At some point we might realize that these rules are not always sufficient. What if the street was too narrow for two reasonably sized vehicles to overtake each other?

Back in Taxco again. I am looking forward to traveling more this year so I can get more reference photos!

One possible solution is actually very simple. We could draw a line on the ground for vehicles to follow in single file.

Follow the line on the ground.

In the above photo there is an arrow on the side of the building, but we could also embed the arrow on the line on the ground to signify the direction that vehicles should travel on the street to avoid cluttering eye level or private property with signs. Perhaps we could make this line a little artsy while indicating the travel direction?

The pattern on the ground is just for decoration here, but you get the point. Your imagination is limitless.

On-Street Parking

I am not a fan of on-street parking. To me, surface parking is surface parking - whether it happens behind the property line or in front of it matters very little. Surface parking is a waste of space, but if I was forced to choose, I would rather it out of the way on private property, than to have 'parking strips' lining our streets.

A parking lot along an alley in Hoboken, NJ. A waste of space, but relatively unobtrusive in moderation.

"Parking strips" in Mexico City creating a wall of cars on either side.

Even though I dislike on-street parking, would be possible to incorporate parking on an unbiased street? Yes. When people are looking for parking, they are looking for a place to store their vehicle. A parking space is nothing special but a patch of vacant space to say "I am leaving this shiny metal box of mine here until I come back." Since we cannot allocate space on the street purely for storing cars (or for storing bicycles, or even wardrobes - because that would be a biased thing to do), the closest thing we can do is have generic rentable street space.

That means that this space;


A random parking space in Temple City, CA.

Could be rented out by street vendor...


A food cart in New York City.

For buskering...

Dancers in Mexico City.

As an area to relax...

Outdoor seating in Manhattan. Suppose that your café was full that you could rent out street space for extra seating?

Or to park a car..

Cars parked along the street in Hoboken, NJ.

..or something more creative!

Street yoga out on a pedestrian mall in Adelaide.

We could utilize Donald Shoup's demand-based pricing system that adjusts prices so 15% of spaces are free. You will always be guaranteed a space to park... or to set up a tent!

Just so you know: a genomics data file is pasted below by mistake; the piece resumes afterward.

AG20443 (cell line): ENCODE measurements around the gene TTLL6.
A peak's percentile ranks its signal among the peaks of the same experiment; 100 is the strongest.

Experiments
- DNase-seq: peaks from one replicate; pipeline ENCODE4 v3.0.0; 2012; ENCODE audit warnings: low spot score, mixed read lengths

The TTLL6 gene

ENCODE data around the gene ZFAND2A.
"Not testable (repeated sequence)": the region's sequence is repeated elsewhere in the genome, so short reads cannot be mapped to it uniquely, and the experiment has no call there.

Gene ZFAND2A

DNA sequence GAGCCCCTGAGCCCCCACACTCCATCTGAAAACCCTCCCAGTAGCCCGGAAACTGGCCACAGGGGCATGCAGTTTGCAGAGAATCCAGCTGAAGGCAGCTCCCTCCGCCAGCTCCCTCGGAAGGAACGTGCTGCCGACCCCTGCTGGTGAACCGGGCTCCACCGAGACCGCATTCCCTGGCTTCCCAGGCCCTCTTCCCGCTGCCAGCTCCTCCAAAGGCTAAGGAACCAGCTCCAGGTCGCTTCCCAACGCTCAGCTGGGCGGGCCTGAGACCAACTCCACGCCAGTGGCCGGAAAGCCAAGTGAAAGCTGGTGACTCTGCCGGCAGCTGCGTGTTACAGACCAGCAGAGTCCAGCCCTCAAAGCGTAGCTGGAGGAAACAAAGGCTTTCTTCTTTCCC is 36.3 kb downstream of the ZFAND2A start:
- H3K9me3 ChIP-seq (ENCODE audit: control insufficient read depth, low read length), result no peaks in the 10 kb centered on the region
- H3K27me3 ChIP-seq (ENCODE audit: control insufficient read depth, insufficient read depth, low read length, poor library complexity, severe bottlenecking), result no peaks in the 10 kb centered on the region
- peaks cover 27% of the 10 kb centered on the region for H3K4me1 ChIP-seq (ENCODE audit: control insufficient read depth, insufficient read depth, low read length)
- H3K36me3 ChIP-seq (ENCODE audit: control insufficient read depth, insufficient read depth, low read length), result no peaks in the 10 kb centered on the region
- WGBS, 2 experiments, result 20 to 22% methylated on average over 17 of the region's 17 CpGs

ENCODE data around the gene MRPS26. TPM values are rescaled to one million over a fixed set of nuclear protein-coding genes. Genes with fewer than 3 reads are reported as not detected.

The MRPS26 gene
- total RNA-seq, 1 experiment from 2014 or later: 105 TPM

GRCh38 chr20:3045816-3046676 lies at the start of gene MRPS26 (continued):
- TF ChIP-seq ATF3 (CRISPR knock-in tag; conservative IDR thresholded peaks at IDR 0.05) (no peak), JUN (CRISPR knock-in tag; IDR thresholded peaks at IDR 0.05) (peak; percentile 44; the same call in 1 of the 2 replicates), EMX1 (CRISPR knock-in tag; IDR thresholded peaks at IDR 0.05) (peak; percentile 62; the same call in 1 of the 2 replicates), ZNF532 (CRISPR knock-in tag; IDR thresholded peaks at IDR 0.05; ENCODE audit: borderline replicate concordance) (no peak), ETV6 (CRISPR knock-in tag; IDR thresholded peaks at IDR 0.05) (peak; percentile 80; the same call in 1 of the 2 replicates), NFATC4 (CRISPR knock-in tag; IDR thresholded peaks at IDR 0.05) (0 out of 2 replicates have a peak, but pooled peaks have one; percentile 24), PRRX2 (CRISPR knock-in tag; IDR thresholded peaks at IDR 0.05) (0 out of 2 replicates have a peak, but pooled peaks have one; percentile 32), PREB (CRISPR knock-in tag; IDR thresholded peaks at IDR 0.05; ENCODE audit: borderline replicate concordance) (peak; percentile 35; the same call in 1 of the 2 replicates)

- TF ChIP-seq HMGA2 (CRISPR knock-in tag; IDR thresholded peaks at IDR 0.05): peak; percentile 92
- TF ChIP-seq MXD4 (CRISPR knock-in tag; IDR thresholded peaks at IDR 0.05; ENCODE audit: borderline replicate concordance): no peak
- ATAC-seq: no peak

A car tent. I don't know where this is.


In contrast to our unbiased streets, roads are allowed to be biased - they are allowed to be only for cars, or only for bicycles, or only for trains. When we are traveling at high speeds, its safer for roads to segregate traffic and to be free-flowing, unlike our streets. Also, unlike our streets, there are no stops along our roads - only designated entry and exit points where they connect with our street system.

The open road in Arkansas.

To be unbiased and fair, we must guarantee that only those that drive will fund the the motor roads, and those that ride a bicycle will fund the bicycle roads. This does not require any fancy technology to accomplish. We already know how to build toll roads, so we could easily design a system that funds our road network purely through user fees - tolls. By knowing the entry and exit point - either by passing through the toll both, or by scanning an electronic tag, we can easily calculate the distance traveled along the road and charge a per-mile fee. On a larger road network made up of multiple owners (crossing many cities, counties, and states) it becomes very simple to guesstimate the route they took and divide the revenue up between the owners.


A toll gate along the New Jersey Turnpike.

To be honest, if I had to pay every time I rode a bicycle along the riverfront, or walked along the High Line, I would do these things less. But I am more likely to do these things because they are perceived to be free, even though I know I am ultimately paying for them through my taxes. But, the vast majority of our streets and roads that our general taxes are spent on consists mostly of surfaces dedicated exclusively to cars. That is really the point I am trying to make - the current system is rigged to encourage people to drive by offering all of this biased, car-only infrastructure for free and paid for by everyone's taxes.


This was just a thought experiment on one way an unbiased street and road system would look like. It is probably not the best way to do things (but at least not the worst.) I wrote this because I am mostly tired of seeing 3/4 of our streets dedicated solely to cars and nothing else - even in the transit-dense New York City area. We can do better than just applying the same old monotonous American street template to every single street throughout the country. I hope I have at least inspired some of you to think a little differently about the purpose of streets and what could be, and I would love to hear about your own designs and fantasies on what a perfect street system would look like and how we can make them less biased.

  1. https://twitter.com/BrentToderian/status/668562695369711619
  2. https://twitter.com/BrentToderian/status/668562695369711619
  3. http://granarydistrict.org/profiles/blogs/shared-space-how-to-make-a-better-space-for-all
  4. http://la.streetsblog.org/2014/05/22/sweet-new-protected-bikeway-on-beautiful-rosemead-blvd-in-temple-city/
  5. http://www.triposo.com/loc/New_York_City/eatingout
  6. http://geekologie.com/2007/06/car_tent.php
  7. https://en.wikipedia.org/wiki/New_Jersey_Turnpike#/media/File:New_Jersey_Turnpike_toll_gate.jpg


Optional link


What is 3 * 7 ?

Michael Lew • 03.14.2016 • 16:13 PM (MDT)
Lovely, thought-provoking article. Just a minor issue, Ballarat is an inland city. The road labelled as "near Ballarat" looks like it is part of the Great Ocean Road on the southern coast of central Victoria.